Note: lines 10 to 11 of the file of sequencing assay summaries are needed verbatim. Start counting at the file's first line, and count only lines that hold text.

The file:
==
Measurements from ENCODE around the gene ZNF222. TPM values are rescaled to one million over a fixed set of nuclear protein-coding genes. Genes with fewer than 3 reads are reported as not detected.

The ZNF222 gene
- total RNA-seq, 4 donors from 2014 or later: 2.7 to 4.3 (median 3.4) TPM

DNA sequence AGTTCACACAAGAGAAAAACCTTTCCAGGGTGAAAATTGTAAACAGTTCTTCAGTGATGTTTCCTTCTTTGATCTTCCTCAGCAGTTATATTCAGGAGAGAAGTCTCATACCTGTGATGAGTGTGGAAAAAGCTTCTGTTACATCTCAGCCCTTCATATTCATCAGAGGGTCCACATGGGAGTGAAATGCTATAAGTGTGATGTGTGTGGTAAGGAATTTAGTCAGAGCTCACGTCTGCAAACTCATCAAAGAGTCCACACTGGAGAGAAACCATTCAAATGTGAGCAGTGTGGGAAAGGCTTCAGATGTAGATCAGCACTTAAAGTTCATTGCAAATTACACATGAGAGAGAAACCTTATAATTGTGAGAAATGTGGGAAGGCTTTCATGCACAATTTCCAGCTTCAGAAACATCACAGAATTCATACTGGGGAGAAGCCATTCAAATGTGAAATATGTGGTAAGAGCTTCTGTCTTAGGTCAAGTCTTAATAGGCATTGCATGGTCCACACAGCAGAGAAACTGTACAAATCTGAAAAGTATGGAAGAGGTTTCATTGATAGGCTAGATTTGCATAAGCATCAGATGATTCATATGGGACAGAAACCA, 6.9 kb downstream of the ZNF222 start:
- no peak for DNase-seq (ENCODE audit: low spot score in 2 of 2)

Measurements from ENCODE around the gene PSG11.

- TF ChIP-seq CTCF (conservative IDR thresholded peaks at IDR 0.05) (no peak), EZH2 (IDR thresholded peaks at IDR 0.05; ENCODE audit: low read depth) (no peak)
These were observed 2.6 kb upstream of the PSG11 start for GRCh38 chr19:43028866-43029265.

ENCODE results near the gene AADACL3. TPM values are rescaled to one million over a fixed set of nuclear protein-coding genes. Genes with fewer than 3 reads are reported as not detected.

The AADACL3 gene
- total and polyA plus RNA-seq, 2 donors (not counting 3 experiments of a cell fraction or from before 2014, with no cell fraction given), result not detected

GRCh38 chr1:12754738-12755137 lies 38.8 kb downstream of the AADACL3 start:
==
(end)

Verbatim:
The AADACL3 gene
- total and polyA plus RNA-seq, 2 donors (not counting 3 experiments of a cell fraction or from before 2014, with no cell fraction given), result not detected